By Jim Ignasher
Perhaps if Daniel Atcherson had left for his home in Greenville five minutes sooner, or five minutes later, this story would have ended differently, but he didn’t. He left at just the right time to set into motion a tragic series of events. It was August 20, 1873, the night was hot, the air was thick, and under those conditions tempers can rise like the mercury in a thermometer. Before the night was over, someone close to him would be dead.
Atcherson was a recent immigrant to America, having brought his wife and three young sons to the United States just the year before. He eventually settled in Greenville where he found work in a local mill. The family took up residence in a building referred to as “The Long House”, an apartment house owned by the Greenville Woolen Company located on Putnam Pike near the intersection of West Greenville Road. The building was so named due to its unusual shape; it was literally a “long house” built specifically to house mill workers.
The apartments inside were small, separated by thin walls that left much to be desired in terms of privacy.
Caleb Williams and his wife lived in the apartment next to the Atchersons’, along with their 18 year-old son, Caleb, Jr., and a pretty daughter in her early twenties.
August 30 was a Saturday, and Mr. Atcherson took the opportunity to rent a horse and buggy and go to Cumberland to visit the site of a new mill in Ashton. He kissed his wife goodbye, and told her he would return around 5 p.m. that evening. Five o’clock came and went, and there was no sign of Mr. Atcherson. By ten o’clock that night he still had not returned, and Mrs. Atcherson grew concerned. She wasn’t worried that her husband had met with an accident, or that he had been the victim of foul play. Her anxiety grew from the belief that her husband might be involved in an affair with the Williams’ daughter.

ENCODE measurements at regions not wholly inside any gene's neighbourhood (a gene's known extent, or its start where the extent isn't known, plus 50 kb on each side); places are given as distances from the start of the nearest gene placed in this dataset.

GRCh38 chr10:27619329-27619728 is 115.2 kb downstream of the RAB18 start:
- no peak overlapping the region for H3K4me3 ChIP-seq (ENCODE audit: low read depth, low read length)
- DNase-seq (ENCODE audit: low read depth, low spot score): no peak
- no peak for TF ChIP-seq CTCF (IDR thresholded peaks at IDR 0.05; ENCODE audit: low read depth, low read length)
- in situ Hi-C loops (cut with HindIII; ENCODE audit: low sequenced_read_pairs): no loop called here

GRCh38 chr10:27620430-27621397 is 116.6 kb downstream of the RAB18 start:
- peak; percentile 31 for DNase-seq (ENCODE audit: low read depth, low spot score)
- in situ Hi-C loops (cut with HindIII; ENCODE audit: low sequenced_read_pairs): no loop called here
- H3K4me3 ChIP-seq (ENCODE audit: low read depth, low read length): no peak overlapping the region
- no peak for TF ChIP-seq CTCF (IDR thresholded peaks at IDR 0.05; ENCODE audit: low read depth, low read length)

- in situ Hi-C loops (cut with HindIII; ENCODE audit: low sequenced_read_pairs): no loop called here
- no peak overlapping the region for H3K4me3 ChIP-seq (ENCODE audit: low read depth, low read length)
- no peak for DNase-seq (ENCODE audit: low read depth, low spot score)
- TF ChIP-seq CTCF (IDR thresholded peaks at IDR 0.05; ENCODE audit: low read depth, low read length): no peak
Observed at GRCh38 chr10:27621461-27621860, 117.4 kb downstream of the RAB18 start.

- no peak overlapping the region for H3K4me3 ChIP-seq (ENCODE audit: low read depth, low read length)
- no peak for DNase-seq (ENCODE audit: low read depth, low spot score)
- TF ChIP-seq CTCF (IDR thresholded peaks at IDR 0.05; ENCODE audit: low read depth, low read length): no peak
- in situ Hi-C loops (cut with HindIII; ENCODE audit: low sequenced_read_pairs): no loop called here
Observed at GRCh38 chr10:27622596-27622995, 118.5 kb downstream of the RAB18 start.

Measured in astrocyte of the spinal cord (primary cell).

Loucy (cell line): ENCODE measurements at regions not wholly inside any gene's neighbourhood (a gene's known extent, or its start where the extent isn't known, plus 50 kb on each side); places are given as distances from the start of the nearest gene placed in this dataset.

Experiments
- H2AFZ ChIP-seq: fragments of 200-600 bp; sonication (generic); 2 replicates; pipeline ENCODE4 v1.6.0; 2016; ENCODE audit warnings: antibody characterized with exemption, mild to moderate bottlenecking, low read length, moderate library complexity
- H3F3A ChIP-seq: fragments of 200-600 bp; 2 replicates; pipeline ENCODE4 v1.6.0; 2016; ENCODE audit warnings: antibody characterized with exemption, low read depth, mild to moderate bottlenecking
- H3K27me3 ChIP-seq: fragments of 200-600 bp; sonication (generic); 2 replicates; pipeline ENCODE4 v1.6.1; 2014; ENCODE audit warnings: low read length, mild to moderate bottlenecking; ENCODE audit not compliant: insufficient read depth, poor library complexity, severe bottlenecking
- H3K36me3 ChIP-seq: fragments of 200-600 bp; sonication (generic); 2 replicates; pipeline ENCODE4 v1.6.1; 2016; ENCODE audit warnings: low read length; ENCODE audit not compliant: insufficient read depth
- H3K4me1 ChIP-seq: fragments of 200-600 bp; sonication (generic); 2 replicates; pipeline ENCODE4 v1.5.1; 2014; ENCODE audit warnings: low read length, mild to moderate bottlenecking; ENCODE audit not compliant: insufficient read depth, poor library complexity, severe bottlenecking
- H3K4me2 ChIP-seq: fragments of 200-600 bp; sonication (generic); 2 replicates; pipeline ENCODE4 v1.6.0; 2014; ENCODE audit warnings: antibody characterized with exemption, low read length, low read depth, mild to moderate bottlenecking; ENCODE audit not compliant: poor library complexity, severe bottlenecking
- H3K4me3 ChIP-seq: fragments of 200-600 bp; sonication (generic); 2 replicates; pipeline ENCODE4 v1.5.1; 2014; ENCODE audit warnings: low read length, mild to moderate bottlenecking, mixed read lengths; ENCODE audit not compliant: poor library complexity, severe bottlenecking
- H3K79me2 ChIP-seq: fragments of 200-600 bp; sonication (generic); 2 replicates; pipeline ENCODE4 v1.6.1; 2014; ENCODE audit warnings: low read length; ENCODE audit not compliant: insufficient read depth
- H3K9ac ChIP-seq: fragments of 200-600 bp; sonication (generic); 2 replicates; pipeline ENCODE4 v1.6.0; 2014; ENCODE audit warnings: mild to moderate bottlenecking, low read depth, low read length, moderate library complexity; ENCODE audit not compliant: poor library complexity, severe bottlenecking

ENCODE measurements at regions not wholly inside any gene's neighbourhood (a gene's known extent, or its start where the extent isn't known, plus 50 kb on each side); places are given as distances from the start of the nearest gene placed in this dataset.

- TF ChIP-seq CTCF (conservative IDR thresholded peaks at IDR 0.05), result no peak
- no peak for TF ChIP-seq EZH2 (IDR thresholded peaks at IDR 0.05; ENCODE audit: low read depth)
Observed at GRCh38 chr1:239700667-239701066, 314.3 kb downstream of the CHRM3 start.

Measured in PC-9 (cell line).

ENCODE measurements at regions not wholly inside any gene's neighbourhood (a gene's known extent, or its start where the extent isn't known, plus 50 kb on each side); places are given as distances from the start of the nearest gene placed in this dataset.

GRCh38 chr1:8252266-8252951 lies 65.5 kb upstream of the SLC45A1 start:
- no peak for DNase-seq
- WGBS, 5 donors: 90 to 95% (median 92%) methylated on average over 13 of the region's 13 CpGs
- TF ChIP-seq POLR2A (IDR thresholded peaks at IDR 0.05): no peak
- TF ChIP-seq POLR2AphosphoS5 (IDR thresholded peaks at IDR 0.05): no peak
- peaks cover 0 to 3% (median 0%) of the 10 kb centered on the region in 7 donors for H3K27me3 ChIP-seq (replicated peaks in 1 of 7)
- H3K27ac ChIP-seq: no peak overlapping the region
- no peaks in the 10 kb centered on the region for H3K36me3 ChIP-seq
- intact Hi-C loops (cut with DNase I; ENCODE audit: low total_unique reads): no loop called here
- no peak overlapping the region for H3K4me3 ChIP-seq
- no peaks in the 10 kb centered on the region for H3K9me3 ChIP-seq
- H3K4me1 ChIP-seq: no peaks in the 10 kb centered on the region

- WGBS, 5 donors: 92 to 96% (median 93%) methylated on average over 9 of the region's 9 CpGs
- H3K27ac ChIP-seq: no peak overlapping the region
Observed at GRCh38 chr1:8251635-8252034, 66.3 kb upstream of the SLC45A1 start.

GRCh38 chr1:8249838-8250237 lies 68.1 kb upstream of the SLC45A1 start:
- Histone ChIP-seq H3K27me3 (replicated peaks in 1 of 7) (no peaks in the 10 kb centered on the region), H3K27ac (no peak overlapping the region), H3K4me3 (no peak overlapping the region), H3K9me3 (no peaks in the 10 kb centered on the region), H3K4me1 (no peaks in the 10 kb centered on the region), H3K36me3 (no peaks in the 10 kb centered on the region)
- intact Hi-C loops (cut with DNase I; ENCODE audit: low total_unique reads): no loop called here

One can only speculate as to the thoughts that went through her mind. Had her husband taken the Williams girl to Cumberland with him? Was he planning to take a job in Ashton and leave her for the “other woman”?
Her rising temper seemed to feed off the stifling air in the tiny apartment.
She began pacing the floor when she suddenly heard a woman’s laughter coming from the Williams apartment. As she stopped to listen, she could detect a man’s voice, followed by more laughter. Before long, she convinced herself it was her husband carrying on with the Williams girl, and with rage building inside her, she stormed to the next apartment and began pounding on the door demanding to be let in.
The Williams family was home, but Mr. Williams refused to open the door. He tried to tell his irate neighbor that her husband was not there, but she would hear none of it. The fact that he refused to open the door to let her see for herself only supported her suspicions and added to her fury. Sure that Williams was lying, she began threatening his life, which only further convinced him that opening the door would not be to his best interest.